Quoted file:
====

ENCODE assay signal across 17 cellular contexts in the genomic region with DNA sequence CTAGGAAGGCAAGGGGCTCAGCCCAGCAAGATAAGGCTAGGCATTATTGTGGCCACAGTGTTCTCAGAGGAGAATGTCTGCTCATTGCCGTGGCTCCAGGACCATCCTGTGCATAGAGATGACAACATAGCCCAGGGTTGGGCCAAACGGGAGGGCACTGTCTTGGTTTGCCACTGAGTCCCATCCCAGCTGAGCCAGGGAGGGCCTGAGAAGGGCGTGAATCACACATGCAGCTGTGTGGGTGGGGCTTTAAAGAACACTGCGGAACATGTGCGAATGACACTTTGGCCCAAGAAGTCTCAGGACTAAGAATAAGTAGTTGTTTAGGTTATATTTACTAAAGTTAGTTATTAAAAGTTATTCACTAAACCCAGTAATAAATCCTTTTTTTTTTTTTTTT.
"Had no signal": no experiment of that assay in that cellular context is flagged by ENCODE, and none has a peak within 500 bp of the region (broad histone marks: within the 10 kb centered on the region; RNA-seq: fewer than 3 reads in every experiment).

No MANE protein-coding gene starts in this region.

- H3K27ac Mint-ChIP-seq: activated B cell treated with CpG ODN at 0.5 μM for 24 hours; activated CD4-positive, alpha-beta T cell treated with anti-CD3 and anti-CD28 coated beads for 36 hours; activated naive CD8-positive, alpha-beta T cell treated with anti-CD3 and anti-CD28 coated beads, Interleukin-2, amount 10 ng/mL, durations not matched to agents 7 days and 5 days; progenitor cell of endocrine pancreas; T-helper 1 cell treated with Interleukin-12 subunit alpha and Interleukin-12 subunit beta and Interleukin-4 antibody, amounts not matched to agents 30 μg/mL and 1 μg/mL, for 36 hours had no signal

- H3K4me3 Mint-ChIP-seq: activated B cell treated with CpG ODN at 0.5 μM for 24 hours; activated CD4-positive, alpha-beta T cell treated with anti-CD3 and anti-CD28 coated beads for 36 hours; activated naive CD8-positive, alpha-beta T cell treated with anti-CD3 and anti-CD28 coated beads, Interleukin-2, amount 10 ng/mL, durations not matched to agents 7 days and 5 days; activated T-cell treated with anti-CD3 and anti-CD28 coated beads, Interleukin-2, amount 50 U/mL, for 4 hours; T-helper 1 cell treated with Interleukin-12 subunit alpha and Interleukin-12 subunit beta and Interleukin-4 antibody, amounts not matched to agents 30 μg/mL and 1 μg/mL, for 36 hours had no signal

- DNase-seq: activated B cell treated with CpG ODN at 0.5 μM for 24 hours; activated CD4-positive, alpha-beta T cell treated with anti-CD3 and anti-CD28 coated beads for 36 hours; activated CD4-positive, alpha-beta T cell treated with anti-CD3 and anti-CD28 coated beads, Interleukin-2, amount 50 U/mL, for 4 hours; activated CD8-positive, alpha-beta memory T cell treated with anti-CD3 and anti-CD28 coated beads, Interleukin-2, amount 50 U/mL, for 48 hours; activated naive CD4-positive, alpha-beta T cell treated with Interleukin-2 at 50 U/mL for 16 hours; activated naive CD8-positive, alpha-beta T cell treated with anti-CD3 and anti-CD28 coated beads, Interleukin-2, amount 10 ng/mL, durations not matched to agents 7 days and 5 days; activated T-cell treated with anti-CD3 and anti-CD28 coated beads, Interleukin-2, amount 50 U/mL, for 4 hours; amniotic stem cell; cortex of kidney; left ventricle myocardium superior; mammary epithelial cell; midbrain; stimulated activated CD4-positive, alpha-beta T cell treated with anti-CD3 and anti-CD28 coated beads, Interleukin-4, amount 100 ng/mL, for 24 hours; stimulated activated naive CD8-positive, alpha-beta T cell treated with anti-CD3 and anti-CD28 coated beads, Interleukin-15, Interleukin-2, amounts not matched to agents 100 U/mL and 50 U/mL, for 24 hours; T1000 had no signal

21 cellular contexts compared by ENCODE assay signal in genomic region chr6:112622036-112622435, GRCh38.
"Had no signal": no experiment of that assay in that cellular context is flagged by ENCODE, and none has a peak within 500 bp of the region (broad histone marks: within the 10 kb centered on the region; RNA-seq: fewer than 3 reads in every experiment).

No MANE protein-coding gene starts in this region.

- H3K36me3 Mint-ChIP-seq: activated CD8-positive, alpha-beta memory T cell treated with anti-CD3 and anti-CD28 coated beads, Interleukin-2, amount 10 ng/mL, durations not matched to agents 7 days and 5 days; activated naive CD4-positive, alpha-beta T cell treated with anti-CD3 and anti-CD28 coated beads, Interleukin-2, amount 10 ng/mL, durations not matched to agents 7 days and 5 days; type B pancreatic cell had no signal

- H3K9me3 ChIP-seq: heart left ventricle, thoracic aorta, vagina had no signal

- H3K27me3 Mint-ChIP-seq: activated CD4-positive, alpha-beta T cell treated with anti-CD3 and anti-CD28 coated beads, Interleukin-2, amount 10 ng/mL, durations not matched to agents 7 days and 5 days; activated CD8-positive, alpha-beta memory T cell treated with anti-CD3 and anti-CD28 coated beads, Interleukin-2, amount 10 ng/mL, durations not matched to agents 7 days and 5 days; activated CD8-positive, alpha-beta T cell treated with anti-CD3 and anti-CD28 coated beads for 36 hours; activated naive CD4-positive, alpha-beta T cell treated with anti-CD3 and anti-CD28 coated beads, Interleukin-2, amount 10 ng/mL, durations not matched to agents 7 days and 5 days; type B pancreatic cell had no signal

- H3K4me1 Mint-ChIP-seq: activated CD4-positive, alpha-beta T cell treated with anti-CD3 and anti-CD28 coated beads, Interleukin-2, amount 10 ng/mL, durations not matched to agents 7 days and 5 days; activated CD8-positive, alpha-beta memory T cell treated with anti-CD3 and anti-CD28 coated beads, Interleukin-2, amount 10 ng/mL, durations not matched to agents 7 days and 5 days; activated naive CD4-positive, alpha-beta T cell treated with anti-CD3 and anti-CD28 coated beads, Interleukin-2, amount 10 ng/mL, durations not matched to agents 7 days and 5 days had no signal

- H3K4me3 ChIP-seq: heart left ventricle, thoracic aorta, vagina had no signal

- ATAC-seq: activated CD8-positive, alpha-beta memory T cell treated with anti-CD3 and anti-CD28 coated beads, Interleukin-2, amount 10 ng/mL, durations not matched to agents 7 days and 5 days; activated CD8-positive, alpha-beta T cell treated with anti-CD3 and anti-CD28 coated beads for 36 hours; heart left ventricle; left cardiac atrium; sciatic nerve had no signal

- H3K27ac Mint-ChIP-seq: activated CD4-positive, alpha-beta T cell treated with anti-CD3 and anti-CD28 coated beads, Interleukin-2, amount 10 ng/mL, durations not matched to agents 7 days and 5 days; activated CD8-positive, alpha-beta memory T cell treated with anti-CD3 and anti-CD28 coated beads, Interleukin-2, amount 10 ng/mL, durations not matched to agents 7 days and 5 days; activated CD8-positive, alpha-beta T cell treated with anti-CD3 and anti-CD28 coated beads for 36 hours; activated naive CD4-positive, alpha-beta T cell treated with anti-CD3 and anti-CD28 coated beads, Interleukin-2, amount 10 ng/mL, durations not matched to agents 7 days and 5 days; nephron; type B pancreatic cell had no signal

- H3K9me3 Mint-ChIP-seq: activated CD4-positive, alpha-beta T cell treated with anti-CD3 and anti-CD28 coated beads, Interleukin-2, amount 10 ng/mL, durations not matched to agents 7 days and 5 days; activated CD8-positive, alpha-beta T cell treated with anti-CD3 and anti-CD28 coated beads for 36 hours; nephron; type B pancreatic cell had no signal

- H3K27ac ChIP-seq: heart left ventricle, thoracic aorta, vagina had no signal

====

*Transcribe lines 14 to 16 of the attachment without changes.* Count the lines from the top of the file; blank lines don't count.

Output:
- H3K4me3 ChIP-seq: heart left ventricle, thoracic aorta, vagina had no signal

- ATAC-seq: activated CD8-positive, alpha-beta memory T cell treated with anti-CD3 and anti-CD28 coated beads, Interleukin-2, amount 10 ng/mL, durations not matched to agents 7 days and 5 days; activated CD8-positive, alpha-beta T cell treated with anti-CD3 and anti-CD28 coated beads for 36 hours; heart left ventricle; left cardiac atrium; sciatic nerve had no signal

- H3K27ac Mint-ChIP-seq: activated CD4-positive, alpha-beta T cell treated with anti-CD3 and anti-CD28 coated beads, Interleukin-2, amount 10 ng/mL, durations not matched to agents 7 days and 5 days; activated CD8-positive, alpha-beta memory T cell treated with anti-CD3 and anti-CD28 coated beads, Interleukin-2, amount 10 ng/mL, durations not matched to agents 7 days and 5 days; activated CD8-positive, alpha-beta T cell treated with anti-CD3 and anti-CD28 coated beads for 36 hours; activated naive CD4-positive, alpha-beta T cell treated with anti-CD3 and anti-CD28 coated beads, Interleukin-2, amount 10 ng/mL, durations not matched to agents 7 days and 5 days; nephron; type B pancreatic cell had no signal